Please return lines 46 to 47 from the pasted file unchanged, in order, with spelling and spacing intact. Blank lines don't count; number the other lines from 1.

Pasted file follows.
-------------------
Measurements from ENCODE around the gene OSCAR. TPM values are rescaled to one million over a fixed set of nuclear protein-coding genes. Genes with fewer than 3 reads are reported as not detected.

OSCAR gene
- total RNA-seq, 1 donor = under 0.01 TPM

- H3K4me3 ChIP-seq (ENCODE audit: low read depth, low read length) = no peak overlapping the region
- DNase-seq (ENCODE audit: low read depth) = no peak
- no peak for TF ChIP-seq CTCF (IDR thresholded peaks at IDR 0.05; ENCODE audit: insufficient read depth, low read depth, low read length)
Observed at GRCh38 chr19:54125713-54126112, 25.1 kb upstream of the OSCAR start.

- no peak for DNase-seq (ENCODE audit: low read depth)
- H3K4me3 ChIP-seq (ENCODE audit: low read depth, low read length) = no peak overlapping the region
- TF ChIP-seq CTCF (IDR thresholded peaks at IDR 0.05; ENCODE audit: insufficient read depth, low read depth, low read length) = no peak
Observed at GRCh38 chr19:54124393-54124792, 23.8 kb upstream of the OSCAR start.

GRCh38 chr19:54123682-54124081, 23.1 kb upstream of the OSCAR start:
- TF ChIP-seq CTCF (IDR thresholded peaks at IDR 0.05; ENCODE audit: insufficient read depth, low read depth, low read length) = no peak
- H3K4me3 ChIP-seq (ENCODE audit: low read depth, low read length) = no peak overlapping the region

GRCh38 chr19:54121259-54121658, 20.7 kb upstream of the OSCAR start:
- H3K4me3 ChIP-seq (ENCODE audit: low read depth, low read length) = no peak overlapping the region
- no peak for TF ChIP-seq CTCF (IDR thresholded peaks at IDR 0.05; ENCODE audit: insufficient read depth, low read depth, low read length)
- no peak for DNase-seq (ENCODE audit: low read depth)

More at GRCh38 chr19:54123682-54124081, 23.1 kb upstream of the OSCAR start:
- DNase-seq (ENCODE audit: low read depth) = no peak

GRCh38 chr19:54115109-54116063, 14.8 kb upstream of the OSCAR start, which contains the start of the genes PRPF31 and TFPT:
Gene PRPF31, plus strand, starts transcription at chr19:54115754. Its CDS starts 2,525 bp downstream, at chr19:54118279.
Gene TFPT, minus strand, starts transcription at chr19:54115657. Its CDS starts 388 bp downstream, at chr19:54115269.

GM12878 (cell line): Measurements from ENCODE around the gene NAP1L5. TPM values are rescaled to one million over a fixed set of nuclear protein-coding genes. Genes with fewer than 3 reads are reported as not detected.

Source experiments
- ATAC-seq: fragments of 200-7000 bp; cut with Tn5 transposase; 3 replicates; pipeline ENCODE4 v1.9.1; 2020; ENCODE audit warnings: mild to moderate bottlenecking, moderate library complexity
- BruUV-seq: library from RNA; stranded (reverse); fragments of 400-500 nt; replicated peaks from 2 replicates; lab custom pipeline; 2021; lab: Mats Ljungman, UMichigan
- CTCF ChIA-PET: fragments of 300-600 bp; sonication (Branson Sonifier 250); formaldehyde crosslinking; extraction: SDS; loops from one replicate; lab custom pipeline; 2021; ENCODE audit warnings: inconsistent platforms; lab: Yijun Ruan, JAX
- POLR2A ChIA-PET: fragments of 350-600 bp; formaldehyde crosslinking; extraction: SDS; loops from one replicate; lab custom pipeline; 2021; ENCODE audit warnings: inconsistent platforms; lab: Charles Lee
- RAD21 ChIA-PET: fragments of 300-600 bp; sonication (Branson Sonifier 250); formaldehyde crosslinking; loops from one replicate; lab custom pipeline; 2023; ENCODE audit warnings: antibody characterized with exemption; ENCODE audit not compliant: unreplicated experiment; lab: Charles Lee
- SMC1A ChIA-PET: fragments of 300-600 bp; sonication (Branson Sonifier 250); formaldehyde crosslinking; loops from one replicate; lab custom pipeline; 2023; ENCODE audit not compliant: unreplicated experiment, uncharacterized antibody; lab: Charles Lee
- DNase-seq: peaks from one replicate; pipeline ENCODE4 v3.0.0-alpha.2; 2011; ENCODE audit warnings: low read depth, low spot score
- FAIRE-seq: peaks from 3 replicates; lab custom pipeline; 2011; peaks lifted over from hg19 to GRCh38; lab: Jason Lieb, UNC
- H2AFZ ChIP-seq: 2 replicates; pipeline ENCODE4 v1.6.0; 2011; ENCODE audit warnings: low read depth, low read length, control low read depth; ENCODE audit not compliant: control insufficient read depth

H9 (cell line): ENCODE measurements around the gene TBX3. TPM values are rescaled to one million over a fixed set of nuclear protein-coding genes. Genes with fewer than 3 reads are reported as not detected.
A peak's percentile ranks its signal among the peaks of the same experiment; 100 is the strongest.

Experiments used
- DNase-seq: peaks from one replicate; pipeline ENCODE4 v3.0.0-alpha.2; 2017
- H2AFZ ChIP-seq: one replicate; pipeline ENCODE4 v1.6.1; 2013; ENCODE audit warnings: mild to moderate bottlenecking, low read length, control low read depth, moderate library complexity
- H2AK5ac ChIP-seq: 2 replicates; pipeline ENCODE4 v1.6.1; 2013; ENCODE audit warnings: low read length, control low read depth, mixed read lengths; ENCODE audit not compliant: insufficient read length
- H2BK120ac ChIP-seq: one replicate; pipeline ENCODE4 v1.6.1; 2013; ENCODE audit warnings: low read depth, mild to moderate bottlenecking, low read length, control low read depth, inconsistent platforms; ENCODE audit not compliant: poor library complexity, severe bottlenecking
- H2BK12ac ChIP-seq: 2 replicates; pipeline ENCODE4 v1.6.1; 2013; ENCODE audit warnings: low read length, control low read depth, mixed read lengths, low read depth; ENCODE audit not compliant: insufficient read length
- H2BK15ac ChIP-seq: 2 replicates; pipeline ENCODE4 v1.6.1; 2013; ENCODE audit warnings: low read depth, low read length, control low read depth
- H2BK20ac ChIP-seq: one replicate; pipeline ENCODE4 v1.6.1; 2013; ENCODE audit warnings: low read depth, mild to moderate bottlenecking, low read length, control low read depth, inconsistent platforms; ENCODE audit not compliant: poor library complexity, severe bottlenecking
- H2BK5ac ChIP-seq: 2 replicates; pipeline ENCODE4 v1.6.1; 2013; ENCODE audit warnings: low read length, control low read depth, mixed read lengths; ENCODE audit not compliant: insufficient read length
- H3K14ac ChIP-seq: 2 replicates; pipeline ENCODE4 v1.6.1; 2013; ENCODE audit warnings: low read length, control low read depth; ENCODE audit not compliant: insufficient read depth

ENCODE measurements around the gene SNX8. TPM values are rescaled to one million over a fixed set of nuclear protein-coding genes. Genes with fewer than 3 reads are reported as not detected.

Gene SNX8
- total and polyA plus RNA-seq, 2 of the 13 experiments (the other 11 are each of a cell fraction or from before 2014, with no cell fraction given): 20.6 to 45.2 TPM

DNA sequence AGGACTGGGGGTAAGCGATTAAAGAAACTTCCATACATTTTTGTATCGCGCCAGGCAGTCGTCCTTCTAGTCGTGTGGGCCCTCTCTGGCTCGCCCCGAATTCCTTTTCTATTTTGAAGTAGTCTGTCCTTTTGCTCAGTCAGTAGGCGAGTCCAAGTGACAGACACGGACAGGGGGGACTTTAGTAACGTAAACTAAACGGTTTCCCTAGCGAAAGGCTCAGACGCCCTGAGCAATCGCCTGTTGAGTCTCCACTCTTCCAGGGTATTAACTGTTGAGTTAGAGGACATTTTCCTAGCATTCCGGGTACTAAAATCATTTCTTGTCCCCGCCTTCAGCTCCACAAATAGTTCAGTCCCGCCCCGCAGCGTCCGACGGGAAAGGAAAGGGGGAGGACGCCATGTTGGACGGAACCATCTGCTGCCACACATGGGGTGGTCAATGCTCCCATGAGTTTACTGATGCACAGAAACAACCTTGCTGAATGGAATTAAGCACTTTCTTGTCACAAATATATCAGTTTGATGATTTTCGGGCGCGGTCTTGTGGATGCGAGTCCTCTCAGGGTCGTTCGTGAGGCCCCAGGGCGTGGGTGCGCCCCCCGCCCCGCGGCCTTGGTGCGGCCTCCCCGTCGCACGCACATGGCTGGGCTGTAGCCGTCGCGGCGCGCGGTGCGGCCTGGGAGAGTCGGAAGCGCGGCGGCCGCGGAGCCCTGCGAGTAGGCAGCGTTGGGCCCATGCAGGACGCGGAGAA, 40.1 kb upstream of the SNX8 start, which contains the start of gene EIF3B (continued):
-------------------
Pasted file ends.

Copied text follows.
- H3K14ac ChIP-seq: 2 replicates; pipeline ENCODE4 v1.6.1; 2013; ENCODE audit warnings: low read length, control low read depth; ENCODE audit not compliant: insufficient read depth

ENCODE measurements around the gene SNX8. TPM values are rescaled to one million over a fixed set of nuclear protein-coding genes. Genes with fewer than 3 reads are reported as not detected.